> - one can be the subject of another (e.g. an OS TOE and an application
> TOE). Now one TOE is more or less under the full control of the other.
> I have no mathematical definitions of this.
> I would call the second one to be the abstract machine concept. But
> this is my personal opinion.
Your opinion show the need for looking a bit into the complex
interdependencies of real world IT systems. A typical application
in an enterprise framework depends from the following items:
-web server, and "appication server"
-subject security attribute management system
-audit management system
I would like to call the set of these items the underlying abstract
machine on the ground that they all offer security functions to
The subject security attribute management system (like AD, ldap, kerberos, ....)
can include rather complex applications, and more intermediate
steps (pdc, bdcs, ldap replicas, converters, etc). The same is the
case for the audit management system. Which means that at first sight
you would either forget them, or think that they talk peer-to-peer
to the application which they don't.
The important aspects of these items are not under the control of the
TOE. I would be very unhappy to see that the TOE controls anything
in them: the developers stated in the design phase what they expect
from them, they will get it, but the control is in the hand of their
respective administrators. Just like with the microprocessor or the
chip card: you have an interface to interact with them, but the control
is in their hand: if you are not symphatic to your processor, it will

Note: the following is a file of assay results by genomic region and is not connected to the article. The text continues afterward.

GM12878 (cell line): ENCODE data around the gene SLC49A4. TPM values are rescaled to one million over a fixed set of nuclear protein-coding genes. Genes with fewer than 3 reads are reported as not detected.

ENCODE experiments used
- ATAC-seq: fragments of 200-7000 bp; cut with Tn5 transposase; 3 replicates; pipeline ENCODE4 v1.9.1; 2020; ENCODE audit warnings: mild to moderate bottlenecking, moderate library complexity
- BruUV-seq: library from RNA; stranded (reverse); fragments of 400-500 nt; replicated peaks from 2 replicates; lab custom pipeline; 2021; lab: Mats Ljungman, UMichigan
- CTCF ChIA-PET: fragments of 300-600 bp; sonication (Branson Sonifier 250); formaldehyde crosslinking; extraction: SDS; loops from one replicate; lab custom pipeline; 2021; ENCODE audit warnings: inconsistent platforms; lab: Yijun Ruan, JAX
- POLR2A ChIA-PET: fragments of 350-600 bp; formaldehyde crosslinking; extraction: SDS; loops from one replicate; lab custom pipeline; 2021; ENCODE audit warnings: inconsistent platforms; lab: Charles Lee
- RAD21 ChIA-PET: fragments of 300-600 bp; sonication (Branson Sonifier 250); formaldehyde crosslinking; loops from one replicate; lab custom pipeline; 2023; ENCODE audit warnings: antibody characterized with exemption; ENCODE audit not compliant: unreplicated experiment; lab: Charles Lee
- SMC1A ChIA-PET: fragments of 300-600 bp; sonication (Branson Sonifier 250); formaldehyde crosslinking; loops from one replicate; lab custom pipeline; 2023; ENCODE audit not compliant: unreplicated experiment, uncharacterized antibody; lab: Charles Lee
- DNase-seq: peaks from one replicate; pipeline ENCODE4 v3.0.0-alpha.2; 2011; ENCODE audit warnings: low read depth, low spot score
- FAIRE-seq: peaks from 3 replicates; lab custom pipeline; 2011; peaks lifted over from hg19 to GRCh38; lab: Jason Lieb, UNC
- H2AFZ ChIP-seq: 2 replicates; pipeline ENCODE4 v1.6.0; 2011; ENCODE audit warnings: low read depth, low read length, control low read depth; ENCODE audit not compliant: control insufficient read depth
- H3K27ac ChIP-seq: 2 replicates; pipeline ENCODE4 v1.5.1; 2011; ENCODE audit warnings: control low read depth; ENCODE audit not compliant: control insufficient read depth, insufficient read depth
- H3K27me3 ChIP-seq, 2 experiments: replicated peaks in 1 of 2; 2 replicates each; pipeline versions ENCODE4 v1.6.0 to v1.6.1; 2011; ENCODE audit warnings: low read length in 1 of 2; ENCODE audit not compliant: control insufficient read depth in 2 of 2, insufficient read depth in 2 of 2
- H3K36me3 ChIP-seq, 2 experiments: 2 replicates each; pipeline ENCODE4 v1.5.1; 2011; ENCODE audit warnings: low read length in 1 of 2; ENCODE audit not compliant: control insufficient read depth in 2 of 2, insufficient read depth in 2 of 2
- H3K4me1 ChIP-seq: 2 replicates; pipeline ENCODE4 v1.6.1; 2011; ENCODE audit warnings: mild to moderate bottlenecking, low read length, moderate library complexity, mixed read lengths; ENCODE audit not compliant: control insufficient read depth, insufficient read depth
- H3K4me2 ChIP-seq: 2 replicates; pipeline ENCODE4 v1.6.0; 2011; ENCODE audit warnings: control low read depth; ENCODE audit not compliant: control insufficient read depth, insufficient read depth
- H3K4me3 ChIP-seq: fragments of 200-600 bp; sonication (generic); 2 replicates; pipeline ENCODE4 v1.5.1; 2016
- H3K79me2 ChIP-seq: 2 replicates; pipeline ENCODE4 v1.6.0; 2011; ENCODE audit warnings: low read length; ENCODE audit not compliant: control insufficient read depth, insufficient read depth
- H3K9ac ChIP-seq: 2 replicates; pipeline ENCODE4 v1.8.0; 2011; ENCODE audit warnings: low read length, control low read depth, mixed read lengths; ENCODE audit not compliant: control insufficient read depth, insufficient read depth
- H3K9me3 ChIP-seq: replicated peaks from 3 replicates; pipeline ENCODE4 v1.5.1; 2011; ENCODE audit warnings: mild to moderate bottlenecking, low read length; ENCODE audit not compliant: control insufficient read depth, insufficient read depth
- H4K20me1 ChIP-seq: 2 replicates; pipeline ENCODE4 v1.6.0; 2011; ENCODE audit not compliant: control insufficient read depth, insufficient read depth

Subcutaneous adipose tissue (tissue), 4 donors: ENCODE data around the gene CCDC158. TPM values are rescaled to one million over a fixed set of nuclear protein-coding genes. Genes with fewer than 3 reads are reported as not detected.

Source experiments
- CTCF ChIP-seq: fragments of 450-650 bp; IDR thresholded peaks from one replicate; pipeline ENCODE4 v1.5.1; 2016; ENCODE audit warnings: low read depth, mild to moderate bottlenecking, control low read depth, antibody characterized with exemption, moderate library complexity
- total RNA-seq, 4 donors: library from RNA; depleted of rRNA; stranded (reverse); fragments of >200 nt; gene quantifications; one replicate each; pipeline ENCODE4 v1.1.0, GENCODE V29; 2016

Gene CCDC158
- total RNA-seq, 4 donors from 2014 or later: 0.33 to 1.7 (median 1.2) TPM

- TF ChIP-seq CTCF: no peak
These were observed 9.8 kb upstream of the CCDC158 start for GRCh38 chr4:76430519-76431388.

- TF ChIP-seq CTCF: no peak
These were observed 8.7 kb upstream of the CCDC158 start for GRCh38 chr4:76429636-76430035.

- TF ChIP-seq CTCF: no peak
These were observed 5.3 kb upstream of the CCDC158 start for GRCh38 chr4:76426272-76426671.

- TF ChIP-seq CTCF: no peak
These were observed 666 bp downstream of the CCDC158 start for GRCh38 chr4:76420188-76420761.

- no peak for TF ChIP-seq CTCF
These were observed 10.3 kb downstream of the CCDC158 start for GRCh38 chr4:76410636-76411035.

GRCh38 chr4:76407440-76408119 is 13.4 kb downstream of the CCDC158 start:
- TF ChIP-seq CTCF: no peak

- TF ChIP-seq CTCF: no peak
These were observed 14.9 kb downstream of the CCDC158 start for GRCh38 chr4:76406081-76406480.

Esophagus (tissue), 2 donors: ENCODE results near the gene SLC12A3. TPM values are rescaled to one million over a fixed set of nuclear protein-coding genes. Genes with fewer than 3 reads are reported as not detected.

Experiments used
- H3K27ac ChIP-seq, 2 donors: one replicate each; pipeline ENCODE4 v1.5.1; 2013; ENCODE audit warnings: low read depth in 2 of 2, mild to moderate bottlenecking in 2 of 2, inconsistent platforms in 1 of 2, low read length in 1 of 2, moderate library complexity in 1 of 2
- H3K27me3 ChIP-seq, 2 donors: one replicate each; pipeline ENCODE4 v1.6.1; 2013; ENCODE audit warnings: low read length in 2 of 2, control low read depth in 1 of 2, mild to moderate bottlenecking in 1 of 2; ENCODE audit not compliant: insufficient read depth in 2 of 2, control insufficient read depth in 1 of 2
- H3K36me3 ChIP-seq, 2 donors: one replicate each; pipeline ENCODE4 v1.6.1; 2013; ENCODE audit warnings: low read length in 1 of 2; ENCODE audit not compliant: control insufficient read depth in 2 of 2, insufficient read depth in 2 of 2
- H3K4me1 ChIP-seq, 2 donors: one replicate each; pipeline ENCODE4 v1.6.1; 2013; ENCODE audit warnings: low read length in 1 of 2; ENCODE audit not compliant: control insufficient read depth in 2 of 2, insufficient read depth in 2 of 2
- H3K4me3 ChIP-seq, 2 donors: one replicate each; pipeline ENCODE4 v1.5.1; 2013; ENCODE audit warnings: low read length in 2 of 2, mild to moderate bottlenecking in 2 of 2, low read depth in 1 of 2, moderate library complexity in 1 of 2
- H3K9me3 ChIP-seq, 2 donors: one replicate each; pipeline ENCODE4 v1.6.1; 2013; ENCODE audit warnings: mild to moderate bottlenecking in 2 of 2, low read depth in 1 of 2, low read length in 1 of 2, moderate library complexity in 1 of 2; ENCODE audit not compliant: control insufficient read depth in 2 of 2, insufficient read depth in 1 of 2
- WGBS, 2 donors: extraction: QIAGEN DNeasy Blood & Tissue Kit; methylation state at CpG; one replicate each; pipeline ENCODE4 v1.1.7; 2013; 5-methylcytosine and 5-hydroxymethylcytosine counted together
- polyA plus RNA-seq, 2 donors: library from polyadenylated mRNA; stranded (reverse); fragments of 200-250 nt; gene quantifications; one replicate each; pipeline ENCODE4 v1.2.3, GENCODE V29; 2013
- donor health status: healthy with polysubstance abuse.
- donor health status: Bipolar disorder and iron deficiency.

hit you with page faults, so to say.
Also in most cases it would be hard to define how the TOE is a subject
of some elements of the underlying abstract machine. Sometimes, maybe
in the majority of the cases this holds. Sometimes some TOE subject
(or object) have some corresponding object or subject in the underlying
abstract machine. Sometimes the correspondence is even more vague:
you might find that your whole TOE is represented in some rules of
the firewall, but each of these rules are for other TOEs too (not as if
I would allow such a lazy configuration: I consider firewalls as very
important but yet uncapable devices in enforcing information flow
control SFP in enterprise level).
> In any case as "dependency" is a reserved word in CC, I wouldn't use that.
Could you coin a synonymous term?
> >Let's try it again, keeping in mind that the TOE is a
> >transformation of its implementation representation,
> >mathematically speaking.
> This statement is untrue: the TOE is a mathematical transformation of
> the TOE implementation representation and the tool that you use to
> transform it.
> Or, better formulated: a result is defined by both its operands and the
You are true except that my statement is untrue. The transformation is
actually defined by the operands _and_ the operator, but its result is
nevertheless a result of the transformation:)
Note that I have given up this approach for a more concise and
politically correct one above:)
Bottom lines follow:
1. The TOE boundaries should be drawn by the boundaries of its
2. The underlying abstract machine is the set of outside IT entities
upon which the correct functioning of the TOE (or better TSF)
relies. (Note that this sentence is drawn from the first sentence of
FPT_AMT. Our grandfathers who have created CC thought it out
GNU GPL: csak tiszta forrásból